Each batch of rum you have distilled is named after a place on Jura, (Batch 1 – Corran, Batch 2 – Craighouse, Batch 3 – Lowlandmans Bay, Batch 4 – Sannaig, and most recently Batch 5 – Ardlussa) out of these locations, do you have a favourite place to visit? What makes it so special to you?
Well our favourite place is the beach at Corran, but we live there so we aren’t actually visiting. Corran is so beautiful. One a nice day when the sea is still, the beach is stunning and if you swing round to face away from the sea there is a view of the paps. It is a really good place to take the beauty of Jura in.
Community is very much at the heart of Jura, can you tell us what it is like to be a part of this tight-knit hub?
The community on Jura is just fantastic and they have been incredibly supportive of our new business, as they are with all businesses on the island. It’s a totally different vibe to the mainland (though many of the islands will be the same) in that everyone says hi to each other, it’s basically a rule that you need to wave as anyone goes past you. The community are great at looking out for each other, if someone has a problem or needs help with something then someone is always willing to help.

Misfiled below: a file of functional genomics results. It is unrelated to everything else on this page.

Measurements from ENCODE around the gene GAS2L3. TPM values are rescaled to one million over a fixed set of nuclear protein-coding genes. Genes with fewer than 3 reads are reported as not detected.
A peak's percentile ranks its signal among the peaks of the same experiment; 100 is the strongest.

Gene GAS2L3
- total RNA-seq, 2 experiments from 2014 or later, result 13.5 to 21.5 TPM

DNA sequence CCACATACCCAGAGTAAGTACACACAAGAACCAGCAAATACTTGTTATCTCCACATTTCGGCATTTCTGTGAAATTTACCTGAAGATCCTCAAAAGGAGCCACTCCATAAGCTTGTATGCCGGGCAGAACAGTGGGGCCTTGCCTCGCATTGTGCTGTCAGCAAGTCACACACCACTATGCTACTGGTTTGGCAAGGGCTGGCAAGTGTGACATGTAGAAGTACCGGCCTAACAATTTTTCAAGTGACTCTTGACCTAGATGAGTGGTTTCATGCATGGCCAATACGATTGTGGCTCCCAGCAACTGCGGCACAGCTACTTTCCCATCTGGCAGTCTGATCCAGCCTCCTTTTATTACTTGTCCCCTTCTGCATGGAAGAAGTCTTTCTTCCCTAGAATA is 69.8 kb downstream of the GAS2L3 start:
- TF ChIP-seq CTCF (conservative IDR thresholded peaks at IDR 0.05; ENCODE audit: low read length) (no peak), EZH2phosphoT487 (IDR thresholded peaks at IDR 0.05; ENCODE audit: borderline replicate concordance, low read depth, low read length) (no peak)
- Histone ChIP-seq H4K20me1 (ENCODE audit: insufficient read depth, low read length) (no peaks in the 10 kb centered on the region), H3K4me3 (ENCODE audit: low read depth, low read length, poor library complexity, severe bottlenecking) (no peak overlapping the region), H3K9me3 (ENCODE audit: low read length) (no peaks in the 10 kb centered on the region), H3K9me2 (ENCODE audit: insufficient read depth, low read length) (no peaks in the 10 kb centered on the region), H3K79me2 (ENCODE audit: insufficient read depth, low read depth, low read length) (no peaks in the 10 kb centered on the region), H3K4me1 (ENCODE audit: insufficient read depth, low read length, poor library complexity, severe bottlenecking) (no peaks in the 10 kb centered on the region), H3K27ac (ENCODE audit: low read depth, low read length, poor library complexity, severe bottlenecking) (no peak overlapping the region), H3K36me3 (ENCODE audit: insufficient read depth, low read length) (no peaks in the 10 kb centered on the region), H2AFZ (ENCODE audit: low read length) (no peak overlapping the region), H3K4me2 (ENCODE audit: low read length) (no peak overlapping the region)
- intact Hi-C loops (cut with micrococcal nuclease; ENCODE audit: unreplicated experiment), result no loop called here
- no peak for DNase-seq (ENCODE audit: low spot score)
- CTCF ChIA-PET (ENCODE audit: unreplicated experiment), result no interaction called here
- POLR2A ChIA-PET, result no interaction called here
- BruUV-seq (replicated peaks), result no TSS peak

It is a rare and lovely thing to know pretty much everyone by name, and it feeds into a collective feeling of safety and security which you just can’t buy. It is challenging at times not to have anonymity but ultimately it helps to build a community that really cares about each other (directly or indirectly!). You are accountable for your actions and it makes you feel like everything you do, or don’t do, is meaningful in some way. You are friends with people that are different to you and that makes for a vibrant and enriching way of life.
This leads nicely into asking about your mission to support your island community through Deer Island Distillers and was this something you knew you wanted to do right at the start of building your business?
Supporting the island and giving back to the community is a key part of our mission. Not only do we want to create jobs and an environmentally sustainable business that doesn’t impact our surroundings, we believe it’s our duty to spend time and where necessary money to allow the community to achieve goals. Whether that’s supporting other businesses through collaboration, mending a fence for someone, assisting in beach cleans or donating to local causes – we want to be doing everything we can. Amy’s role includes time for her to spend working on things within the community but she works part time and has to assist us with day to day so we are still quite far from hitting our ultimate goal of employing someone to focus full time on community related projects. That said we will continue to build on what we have in place now.
What would you say is the best way to drink your rum? Would you recommend pairing it with anything in particular?… To make it even more special, where on Jura would you say is the perfect setting to enjoy a glass or two?